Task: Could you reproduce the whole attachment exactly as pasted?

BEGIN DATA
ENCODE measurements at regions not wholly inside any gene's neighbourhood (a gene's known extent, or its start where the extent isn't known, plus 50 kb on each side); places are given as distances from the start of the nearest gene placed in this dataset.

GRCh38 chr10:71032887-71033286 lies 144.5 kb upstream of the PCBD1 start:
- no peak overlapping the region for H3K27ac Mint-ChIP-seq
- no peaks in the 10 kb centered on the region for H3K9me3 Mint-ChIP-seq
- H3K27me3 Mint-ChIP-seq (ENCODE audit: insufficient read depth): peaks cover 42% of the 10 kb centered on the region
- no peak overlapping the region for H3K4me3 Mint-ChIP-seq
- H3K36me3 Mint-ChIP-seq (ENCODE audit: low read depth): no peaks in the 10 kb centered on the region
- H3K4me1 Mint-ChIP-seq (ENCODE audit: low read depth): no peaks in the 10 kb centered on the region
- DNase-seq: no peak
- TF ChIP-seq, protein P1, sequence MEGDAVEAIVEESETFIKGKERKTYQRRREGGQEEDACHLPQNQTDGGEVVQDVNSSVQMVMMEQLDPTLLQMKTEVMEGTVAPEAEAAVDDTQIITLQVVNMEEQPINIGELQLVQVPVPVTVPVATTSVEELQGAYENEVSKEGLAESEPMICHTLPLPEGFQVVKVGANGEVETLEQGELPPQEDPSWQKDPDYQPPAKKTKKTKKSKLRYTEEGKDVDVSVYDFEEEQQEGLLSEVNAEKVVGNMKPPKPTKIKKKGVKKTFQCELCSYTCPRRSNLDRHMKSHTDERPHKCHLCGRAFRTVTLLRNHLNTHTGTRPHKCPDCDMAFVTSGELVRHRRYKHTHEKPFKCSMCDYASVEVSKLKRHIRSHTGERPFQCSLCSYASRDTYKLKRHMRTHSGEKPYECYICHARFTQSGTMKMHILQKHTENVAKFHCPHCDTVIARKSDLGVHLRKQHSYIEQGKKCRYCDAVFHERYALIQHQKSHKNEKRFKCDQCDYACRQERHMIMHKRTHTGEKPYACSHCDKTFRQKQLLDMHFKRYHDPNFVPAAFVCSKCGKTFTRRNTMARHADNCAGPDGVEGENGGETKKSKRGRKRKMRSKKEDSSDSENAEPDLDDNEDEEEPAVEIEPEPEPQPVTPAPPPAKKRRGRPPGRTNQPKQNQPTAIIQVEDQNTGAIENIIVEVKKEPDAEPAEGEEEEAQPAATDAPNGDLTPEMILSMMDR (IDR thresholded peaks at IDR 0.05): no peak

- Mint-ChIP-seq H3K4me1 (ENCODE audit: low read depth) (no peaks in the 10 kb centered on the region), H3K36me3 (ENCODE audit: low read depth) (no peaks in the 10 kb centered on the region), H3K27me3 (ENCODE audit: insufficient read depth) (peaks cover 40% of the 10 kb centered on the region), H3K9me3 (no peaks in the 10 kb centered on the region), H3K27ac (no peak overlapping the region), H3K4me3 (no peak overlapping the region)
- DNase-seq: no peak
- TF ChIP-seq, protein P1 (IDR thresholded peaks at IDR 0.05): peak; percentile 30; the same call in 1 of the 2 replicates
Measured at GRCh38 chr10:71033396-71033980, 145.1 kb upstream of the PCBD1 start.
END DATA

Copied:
ENCODE measurements at regions not wholly inside any gene's neighbourhood (a gene's known extent, or its start where the extent isn't known, plus 50 kb on each side); places are given as distances from the start of the nearest gene placed in this dataset.

GRCh38 chr10:71032887-71033286 lies 144.5 kb upstream of the PCBD1 start:
- no peak overlapping the region for H3K27ac Mint-ChIP-seq
- no peaks in the 10 kb centered on the region for H3K9me3 Mint-ChIP-seq
- H3K27me3 Mint-ChIP-seq (ENCODE audit: insufficient read depth): peaks cover 42% of the 10 kb centered on the region
- no peak overlapping the region for H3K4me3 Mint-ChIP-seq
- H3K36me3 Mint-ChIP-seq (ENCODE audit: low read depth): no peaks in the 10 kb centered on the region
- H3K4me1 Mint-ChIP-seq (ENCODE audit: low read depth): no peaks in the 10 kb centered on the region
- DNase-seq: no peak
- TF ChIP-seq, protein P1, sequence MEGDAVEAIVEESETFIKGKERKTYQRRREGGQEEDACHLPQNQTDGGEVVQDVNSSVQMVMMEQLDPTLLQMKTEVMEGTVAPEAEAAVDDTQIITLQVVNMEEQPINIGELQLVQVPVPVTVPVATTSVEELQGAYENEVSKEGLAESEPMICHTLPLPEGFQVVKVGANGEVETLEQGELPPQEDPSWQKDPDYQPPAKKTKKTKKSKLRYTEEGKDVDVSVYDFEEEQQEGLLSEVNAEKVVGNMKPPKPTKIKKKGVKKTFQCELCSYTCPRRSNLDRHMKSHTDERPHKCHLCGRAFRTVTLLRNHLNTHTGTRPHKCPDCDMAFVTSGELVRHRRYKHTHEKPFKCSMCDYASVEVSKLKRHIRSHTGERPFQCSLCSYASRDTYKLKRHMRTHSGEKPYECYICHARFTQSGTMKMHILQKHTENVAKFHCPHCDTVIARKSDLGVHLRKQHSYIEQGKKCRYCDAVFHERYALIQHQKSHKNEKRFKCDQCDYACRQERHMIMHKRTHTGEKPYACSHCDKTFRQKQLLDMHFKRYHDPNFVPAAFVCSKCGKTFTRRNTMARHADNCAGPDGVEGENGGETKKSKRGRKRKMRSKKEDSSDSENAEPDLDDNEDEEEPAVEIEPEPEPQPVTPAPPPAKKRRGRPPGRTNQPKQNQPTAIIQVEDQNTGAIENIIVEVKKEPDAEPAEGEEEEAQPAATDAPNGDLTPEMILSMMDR (IDR thresholded peaks at IDR 0.05): no peak

- Mint-ChIP-seq H3K4me1 (ENCODE audit: low read depth) (no peaks in the 10 kb centered on the region), H3K36me3 (ENCODE audit: low read depth) (no peaks in the 10 kb centered on the region), H3K27me3 (ENCODE audit: insufficient read depth) (peaks cover 40% of the 10 kb centered on the region), H3K9me3 (no peaks in the 10 kb centered on the region), H3K27ac (no peak overlapping the region), H3K4me3 (no peak overlapping the region)
- DNase-seq: no peak
- TF ChIP-seq, protein P1 (IDR thresholded peaks at IDR 0.05): peak; percentile 30; the same call in 1 of the 2 replicates
Measured at GRCh38 chr10:71033396-71033980, 145.1 kb upstream of the PCBD1 start.